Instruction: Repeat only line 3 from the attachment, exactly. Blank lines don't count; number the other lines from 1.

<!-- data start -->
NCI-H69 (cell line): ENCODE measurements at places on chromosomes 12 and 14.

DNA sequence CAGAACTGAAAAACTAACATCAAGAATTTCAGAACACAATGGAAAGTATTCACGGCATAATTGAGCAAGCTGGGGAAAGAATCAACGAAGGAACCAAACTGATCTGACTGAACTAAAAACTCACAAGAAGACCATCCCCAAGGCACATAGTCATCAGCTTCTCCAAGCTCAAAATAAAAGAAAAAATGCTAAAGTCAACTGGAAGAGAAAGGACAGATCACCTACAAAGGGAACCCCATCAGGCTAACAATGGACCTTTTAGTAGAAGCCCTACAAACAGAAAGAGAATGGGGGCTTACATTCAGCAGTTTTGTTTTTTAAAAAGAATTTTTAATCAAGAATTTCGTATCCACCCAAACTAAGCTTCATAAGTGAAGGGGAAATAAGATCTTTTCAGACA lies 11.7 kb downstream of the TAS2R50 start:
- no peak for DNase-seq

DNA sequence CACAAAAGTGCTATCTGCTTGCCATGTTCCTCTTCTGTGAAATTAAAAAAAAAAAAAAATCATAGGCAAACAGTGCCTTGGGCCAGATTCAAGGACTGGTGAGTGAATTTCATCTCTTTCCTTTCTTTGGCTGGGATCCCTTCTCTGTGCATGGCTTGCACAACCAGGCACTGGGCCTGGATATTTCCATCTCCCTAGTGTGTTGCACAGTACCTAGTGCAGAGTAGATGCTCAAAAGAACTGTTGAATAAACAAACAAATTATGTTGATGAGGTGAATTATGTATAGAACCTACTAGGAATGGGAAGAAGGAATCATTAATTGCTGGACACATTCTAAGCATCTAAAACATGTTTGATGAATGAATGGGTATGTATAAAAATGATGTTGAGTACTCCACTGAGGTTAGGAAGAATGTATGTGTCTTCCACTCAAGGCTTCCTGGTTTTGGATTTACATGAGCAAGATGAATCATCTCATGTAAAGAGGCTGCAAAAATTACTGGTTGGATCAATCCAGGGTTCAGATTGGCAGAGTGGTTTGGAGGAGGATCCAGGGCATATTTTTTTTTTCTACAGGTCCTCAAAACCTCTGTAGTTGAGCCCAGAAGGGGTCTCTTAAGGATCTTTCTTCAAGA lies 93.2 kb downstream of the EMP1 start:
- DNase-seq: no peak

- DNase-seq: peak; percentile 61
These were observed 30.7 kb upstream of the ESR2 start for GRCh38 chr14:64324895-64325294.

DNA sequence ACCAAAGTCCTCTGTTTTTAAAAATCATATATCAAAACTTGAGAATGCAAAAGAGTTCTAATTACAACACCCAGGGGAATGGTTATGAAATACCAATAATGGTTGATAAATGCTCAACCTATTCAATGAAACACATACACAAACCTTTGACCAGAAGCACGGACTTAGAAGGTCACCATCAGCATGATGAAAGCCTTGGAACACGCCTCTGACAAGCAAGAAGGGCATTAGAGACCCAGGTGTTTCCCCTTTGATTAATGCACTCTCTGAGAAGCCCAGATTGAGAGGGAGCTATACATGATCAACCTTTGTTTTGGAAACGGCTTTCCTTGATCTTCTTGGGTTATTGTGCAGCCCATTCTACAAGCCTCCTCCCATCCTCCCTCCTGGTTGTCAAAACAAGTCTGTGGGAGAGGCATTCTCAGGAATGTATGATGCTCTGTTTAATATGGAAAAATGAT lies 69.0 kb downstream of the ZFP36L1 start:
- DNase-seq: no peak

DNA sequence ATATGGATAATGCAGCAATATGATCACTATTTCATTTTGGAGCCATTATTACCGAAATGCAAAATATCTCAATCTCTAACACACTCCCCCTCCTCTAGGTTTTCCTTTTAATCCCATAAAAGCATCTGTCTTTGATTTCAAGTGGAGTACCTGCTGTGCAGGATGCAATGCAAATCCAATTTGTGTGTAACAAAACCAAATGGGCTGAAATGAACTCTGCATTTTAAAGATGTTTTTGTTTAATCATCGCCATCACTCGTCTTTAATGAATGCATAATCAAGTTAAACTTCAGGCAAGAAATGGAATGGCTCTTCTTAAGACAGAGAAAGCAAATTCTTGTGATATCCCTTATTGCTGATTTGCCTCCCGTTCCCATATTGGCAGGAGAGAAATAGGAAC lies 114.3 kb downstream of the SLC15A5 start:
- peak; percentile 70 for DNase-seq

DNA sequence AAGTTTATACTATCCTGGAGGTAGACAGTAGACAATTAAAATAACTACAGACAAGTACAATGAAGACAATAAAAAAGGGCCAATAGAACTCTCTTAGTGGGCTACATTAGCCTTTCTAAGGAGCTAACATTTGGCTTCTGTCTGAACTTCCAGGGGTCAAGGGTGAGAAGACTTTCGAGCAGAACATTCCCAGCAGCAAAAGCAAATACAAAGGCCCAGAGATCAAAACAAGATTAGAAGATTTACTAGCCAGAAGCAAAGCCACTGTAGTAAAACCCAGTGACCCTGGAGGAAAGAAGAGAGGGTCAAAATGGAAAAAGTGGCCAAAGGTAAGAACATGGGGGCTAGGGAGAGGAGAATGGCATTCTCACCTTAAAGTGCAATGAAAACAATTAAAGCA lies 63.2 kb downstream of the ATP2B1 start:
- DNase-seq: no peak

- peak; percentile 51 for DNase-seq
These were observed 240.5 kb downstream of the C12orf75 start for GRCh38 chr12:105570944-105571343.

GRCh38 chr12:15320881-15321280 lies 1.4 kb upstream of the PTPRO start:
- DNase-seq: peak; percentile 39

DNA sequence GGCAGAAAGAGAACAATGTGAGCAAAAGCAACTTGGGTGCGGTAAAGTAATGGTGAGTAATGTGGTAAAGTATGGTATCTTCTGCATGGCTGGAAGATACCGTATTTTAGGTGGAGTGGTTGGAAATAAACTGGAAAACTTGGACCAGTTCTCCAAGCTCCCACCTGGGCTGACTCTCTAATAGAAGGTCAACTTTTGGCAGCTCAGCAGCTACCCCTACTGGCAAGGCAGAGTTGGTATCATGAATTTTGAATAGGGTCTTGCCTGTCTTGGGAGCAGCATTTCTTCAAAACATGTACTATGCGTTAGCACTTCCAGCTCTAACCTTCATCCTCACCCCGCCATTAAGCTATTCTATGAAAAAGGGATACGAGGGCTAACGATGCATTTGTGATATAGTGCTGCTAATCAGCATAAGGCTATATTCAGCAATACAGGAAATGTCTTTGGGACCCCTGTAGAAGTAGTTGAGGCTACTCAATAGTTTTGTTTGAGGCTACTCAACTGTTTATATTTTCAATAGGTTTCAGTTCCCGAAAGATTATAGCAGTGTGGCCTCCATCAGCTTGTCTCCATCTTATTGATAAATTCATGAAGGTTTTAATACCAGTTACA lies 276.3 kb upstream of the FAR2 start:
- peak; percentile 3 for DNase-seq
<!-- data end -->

- no peak for DNase-seq